The red line is their sum the red wave is what

happens when the two travelling waves add

together (superpose is the technical term). Note

the positions (nodes) where the two travelling

waves always cancel out, and the others

(anitnodes) where they add to give an oscillation

with maximum amplitude.

Natural Frequencies

- A frequency is called a natural frequency if it

can exist without any driving source. With our

string, there is a physical interpretation of

natural frequencies. A frequency is a natural

frequency if its waveform has nodes that match up

with the ends of the string. When you pluck a

string, you are causing it vibrate at these

natural frequencies. The lowest frequency at

which this occurs is the fundamental - the pitch

you hear.

The Harmonic Series

- The harmonic series is a mathematical definition,

generally used when talking about frequencies.

The harmonic series is important in musical

applications because most instruments (including

guitar) produce sounds that contain harmonic

frequencies. The natural frequencies of the

string mentioned above form a harmonic series.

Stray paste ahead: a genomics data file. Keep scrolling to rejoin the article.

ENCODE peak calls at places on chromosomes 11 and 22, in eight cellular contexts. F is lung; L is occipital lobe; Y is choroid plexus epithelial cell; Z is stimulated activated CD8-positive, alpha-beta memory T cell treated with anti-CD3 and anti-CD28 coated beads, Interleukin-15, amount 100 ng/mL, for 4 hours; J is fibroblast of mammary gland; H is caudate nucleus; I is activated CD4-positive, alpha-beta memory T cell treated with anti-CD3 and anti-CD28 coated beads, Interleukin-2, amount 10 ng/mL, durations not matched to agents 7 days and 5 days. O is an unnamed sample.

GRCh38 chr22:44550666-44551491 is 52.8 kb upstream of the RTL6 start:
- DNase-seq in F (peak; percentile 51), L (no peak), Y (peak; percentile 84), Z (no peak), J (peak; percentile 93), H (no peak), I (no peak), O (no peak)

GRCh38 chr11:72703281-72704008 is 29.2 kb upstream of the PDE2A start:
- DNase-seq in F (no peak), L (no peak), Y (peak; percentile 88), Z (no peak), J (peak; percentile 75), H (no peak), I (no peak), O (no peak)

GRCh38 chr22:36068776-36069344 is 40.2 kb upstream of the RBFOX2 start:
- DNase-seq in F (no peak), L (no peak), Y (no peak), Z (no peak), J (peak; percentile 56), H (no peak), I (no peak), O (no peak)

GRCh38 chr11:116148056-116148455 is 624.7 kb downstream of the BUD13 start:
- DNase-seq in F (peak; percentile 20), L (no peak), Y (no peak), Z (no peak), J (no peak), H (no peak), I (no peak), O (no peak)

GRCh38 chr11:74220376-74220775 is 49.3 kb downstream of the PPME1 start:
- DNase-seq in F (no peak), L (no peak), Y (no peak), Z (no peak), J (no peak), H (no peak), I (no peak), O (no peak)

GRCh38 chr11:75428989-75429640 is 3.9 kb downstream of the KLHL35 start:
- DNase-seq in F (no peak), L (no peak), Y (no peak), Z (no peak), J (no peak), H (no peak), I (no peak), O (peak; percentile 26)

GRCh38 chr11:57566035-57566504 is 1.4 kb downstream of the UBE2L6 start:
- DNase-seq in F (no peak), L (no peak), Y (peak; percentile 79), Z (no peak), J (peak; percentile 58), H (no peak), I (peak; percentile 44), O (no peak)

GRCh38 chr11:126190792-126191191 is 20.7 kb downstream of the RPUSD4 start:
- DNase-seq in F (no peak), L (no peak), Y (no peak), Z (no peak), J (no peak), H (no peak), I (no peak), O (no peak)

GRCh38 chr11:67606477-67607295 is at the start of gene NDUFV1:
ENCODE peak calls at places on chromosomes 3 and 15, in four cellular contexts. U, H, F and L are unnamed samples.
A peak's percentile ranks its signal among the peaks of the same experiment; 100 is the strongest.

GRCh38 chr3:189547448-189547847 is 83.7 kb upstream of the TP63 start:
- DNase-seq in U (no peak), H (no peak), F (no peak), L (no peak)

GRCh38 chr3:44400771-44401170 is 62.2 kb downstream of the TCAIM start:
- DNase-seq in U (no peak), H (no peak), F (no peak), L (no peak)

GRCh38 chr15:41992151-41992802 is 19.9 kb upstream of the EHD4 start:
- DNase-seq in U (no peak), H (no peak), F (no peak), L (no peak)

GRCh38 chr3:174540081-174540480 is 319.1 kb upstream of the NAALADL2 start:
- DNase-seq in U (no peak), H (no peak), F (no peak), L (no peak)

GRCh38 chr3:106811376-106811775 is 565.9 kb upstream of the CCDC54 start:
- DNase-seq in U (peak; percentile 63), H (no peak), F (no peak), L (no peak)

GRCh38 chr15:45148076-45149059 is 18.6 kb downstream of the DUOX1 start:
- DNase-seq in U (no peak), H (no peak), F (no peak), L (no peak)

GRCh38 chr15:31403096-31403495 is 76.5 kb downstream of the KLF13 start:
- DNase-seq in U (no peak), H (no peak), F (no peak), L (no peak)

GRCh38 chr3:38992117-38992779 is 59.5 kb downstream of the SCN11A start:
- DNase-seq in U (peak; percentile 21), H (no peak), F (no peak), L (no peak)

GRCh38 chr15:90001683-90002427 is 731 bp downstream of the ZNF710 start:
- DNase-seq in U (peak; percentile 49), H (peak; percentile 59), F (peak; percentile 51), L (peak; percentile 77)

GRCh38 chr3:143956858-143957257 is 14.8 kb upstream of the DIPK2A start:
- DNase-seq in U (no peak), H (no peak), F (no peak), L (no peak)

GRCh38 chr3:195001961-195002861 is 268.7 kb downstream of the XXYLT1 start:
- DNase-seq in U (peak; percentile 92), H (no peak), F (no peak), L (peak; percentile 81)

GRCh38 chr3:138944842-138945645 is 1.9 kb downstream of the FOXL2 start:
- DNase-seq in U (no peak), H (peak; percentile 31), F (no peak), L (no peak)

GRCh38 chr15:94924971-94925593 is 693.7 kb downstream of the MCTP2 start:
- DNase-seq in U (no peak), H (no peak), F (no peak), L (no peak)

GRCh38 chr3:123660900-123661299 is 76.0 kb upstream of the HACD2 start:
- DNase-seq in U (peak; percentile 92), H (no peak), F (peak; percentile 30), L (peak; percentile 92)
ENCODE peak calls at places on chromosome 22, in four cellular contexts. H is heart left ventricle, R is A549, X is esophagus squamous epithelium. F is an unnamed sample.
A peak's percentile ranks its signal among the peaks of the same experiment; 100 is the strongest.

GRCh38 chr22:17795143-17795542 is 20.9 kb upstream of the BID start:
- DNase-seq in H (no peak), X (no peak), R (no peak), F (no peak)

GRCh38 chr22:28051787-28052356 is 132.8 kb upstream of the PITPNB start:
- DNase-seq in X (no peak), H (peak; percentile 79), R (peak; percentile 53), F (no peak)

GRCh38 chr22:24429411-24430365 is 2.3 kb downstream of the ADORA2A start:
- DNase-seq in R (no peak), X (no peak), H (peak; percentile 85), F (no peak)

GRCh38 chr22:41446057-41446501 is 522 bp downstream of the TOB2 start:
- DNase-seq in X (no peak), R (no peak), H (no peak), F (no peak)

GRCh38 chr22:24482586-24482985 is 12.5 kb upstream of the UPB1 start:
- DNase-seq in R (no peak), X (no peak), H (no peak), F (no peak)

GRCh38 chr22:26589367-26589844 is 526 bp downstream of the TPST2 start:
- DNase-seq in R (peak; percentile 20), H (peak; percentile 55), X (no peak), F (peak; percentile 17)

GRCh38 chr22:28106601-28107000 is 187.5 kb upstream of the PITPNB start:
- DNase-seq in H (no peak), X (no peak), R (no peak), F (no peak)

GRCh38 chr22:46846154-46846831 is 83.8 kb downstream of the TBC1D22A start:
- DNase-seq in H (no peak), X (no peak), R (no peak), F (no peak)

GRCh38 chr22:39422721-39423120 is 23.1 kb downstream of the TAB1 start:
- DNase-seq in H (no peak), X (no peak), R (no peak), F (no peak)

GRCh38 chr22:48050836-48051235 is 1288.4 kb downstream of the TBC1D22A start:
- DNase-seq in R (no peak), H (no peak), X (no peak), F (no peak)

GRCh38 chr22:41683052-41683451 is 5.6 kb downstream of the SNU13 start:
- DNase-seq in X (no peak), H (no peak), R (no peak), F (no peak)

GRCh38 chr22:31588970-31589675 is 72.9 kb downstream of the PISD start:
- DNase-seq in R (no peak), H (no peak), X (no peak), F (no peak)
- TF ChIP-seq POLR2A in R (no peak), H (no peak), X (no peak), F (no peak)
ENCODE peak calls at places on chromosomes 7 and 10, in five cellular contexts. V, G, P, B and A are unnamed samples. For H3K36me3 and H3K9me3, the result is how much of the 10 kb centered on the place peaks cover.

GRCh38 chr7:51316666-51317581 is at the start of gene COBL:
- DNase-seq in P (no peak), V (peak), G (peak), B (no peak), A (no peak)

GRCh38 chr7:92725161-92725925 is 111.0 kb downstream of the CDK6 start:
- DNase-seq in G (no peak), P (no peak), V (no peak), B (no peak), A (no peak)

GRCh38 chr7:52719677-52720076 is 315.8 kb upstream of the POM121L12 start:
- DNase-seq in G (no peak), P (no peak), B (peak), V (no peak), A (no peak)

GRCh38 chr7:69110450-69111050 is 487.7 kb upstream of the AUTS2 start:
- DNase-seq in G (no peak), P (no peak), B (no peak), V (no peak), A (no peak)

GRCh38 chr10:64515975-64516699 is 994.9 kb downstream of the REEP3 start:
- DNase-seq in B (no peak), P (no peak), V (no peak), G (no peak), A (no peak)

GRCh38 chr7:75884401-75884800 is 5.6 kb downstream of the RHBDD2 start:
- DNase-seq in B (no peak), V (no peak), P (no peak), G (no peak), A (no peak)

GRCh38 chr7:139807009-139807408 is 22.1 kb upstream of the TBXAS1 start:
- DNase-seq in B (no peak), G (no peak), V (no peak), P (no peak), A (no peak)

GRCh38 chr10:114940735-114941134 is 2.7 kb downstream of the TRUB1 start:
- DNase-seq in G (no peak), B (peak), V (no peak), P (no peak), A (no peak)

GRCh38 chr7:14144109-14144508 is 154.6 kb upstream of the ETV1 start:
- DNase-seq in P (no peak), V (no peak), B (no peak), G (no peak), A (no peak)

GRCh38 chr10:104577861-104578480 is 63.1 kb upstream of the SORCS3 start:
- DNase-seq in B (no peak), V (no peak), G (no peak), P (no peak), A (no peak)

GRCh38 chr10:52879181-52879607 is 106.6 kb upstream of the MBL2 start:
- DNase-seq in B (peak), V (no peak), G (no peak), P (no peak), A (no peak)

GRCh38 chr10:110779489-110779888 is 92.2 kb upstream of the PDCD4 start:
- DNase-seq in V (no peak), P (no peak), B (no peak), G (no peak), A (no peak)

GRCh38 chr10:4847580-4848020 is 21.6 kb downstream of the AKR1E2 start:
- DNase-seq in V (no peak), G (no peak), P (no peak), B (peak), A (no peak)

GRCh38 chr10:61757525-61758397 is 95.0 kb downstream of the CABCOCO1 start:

Harmonics and modes of vibration

- The string on a musical instrument is (almost)

fixed at both ends, so any vibration of the

string must have nodes at each end. Now that

limits the possible vibrations. For instance the

string with length L could have a standing wave

with wavelength twice as long as the string

(wavelength 2L) as shown in the first sketch in

the next series. This gives a node at either end

and an antinode in the middle.

- Let's work out the relationships among the

frequencies of these modes. For a wave, the

frequency is the ratio of the speed of the wave

to the length of the wave f v/wavelength.

Compared to the string length L, you can see that

these waves have lengths 2L, L, 2L/3, L/2. We

could write this as 2L/n, where n is the number

of the harmonic. - The fundamental or first mode has frequency f1

v/wavelength v/2L,The second harmonic has

frequency f2 v/l2 2v/2L 2f1The third

harmonic has frequency f3 v/l3 3v/2L

3f1,The fourth harmonic has frequency f4 v/l4

4v/2L 4f1, and, to generalise, - The nth harmonic has frequency fn v/ln nv/2L

nf1.

- All waves in a string travel with the same speed,

so these waves with different wavelengths have

different frequencies as shown. The mode with the

lowest frequency (f1) is called the fundamental.

Note that the nth mode has frequency n times that

of the fundamental. All of the modes (and the

sounds they produce) are called the harmonics of

the string. The frequencies f, 2f, 3f, 4f etc are

called the harmonic series. This series will be

familiar to most musicians, particularly to